The California Department of Transportation began buying up houses decades ago along a potential route to extend the 710 Freeway between Alhambra and Pasadena. They now own more than 500 houses, but seem not to be very good landlords. According to the Valley Sun, "the California state auditor found Caltrans failed to collect $22.5 million in recent years by charging below-market rents, inadequately oversaw repair work and neglected the properties." And now that a surface freeway has been ruled out (and a report on the alternatives to close the gap is due later this month), Caltrans is going to have a lot of surplus houses on its hands. They've already identified 17 that they don't need, but a spokesperson says there's no timeline for selling them. That's bound to annoy state Senator Carol Liu, who's been trying to pressure Caltrans to sell off their mismanaged houses. Last year, she submitted a bill that would have forced Caltrans to sell the houses (Jerry Brown vetoed it), and now she's looking at ways to incentivize a sale: "The bill requires that Caltrans provide repairs required by lenders and government housing assistance programs. [Liu is said to be] looking at an amendment that would allow Caltrans to forgo these repairs and dock the sale price accordingly." In the meantime, tenants in 350 Caltrans-owned houses have been notified that their rents will go up 10 percent on March 1.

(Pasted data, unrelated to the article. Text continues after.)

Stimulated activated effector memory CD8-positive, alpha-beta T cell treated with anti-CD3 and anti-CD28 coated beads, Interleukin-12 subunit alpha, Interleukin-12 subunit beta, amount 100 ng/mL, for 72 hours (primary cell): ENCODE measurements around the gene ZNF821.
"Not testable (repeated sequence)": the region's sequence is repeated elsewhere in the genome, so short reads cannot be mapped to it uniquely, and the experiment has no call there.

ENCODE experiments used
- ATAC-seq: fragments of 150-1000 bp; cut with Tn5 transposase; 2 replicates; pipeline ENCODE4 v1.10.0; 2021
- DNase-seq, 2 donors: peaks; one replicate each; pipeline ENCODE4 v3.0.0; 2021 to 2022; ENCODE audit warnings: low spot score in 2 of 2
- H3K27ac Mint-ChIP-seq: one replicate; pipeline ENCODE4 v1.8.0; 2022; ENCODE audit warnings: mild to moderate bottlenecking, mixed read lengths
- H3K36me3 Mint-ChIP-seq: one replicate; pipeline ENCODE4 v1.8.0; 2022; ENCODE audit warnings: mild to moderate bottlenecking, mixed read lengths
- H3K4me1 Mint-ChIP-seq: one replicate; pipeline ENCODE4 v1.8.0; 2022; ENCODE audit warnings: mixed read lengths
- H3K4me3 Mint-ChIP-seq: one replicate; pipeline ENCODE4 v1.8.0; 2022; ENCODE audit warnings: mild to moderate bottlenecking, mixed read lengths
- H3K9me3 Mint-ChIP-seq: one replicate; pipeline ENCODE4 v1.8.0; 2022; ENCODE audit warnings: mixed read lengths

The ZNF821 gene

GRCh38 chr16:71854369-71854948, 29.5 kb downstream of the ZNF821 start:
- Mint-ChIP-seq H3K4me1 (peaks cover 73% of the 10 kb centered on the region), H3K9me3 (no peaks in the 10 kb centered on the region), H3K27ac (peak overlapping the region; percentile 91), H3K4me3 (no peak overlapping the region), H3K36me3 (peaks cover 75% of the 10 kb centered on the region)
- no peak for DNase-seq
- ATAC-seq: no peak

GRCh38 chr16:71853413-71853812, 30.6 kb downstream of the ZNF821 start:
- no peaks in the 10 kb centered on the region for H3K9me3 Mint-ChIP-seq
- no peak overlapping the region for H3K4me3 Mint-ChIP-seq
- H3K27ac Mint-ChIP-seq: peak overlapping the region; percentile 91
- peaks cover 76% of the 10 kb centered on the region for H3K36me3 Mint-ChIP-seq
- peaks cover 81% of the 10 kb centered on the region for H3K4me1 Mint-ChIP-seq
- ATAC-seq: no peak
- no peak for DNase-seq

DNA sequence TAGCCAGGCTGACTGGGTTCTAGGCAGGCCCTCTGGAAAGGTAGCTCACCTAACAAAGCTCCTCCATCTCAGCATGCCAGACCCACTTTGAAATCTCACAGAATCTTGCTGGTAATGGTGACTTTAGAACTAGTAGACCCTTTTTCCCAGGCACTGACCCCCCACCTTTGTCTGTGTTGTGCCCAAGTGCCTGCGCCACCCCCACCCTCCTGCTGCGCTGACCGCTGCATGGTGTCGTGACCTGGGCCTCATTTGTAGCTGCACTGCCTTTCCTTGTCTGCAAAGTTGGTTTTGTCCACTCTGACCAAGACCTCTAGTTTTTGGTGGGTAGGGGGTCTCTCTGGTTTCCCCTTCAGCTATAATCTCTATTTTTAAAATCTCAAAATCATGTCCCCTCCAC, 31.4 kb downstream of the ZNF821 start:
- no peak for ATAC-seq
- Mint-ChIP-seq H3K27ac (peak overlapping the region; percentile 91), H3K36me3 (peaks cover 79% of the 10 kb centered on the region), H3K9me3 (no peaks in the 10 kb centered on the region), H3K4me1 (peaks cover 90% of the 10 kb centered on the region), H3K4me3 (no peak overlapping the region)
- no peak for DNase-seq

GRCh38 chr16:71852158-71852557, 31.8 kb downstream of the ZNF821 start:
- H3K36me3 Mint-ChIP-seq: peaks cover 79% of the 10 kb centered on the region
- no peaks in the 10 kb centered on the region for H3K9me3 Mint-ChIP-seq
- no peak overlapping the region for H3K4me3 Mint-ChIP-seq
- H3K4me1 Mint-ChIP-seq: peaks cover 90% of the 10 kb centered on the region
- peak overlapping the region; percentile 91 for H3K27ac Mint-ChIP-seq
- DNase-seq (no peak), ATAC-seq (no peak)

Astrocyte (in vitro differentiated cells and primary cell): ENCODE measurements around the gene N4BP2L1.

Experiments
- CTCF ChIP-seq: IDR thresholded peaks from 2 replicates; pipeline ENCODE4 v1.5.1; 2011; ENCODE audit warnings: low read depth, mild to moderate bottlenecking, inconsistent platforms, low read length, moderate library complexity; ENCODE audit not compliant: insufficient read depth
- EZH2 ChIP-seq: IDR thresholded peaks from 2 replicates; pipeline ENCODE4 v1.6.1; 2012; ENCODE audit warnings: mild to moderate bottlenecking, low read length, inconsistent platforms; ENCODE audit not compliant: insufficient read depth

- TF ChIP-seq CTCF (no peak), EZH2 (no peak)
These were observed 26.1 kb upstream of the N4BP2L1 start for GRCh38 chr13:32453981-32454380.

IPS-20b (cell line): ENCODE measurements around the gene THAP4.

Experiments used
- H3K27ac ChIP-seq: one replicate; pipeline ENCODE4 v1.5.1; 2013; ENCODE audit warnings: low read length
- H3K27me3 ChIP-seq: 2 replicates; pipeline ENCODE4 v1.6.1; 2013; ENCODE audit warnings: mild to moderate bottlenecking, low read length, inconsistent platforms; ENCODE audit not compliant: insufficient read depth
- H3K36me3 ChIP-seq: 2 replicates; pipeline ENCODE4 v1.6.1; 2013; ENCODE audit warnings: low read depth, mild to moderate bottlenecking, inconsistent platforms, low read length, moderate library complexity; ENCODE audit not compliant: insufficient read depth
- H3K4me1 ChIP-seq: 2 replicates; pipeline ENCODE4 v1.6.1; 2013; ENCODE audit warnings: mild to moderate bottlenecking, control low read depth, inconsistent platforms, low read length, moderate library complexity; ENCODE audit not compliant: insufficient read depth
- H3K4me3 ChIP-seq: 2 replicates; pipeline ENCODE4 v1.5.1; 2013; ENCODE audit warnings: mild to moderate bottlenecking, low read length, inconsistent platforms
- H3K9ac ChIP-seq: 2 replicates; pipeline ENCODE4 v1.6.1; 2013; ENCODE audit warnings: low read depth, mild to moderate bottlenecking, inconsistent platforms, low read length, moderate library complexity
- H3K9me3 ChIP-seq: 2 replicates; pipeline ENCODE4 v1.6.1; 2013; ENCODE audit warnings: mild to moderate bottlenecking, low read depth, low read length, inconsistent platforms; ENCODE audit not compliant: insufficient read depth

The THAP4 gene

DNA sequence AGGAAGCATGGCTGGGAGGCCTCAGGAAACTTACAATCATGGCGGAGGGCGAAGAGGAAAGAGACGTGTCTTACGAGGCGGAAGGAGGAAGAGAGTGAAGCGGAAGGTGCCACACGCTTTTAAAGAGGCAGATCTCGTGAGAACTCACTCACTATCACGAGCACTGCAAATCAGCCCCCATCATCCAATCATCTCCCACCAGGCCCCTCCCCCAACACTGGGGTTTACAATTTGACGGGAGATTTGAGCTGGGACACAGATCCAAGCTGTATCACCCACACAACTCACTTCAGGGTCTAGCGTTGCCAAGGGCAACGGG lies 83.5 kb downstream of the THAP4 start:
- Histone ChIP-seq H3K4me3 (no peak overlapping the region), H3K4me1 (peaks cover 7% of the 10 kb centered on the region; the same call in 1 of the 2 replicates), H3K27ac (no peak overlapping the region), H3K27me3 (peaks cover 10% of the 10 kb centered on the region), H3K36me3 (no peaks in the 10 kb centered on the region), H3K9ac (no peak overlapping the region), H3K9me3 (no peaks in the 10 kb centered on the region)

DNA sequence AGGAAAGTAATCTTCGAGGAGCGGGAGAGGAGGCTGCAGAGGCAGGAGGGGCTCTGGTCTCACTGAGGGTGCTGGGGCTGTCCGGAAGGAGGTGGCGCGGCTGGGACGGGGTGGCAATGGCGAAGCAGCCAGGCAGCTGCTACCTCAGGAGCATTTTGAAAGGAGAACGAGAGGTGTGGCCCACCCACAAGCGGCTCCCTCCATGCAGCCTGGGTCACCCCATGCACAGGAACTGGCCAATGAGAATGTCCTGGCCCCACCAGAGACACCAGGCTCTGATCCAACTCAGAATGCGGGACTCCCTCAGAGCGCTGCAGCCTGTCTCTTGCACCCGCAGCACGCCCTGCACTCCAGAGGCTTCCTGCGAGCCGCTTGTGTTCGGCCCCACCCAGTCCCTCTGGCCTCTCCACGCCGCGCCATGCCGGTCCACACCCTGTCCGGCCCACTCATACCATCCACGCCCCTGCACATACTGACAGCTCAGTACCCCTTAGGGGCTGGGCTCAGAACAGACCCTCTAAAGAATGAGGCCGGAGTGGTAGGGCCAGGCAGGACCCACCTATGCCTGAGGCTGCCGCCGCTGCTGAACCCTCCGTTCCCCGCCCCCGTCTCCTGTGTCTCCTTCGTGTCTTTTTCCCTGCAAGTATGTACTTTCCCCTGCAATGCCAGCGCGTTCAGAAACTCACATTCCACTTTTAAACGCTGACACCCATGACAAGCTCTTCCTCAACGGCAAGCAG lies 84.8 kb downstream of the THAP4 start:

· Caltrans identifies homes for possible sale on controversial 710 route [Valley Sun]
· Caltrans's 710 Houses Getting Audited [Curbed LA}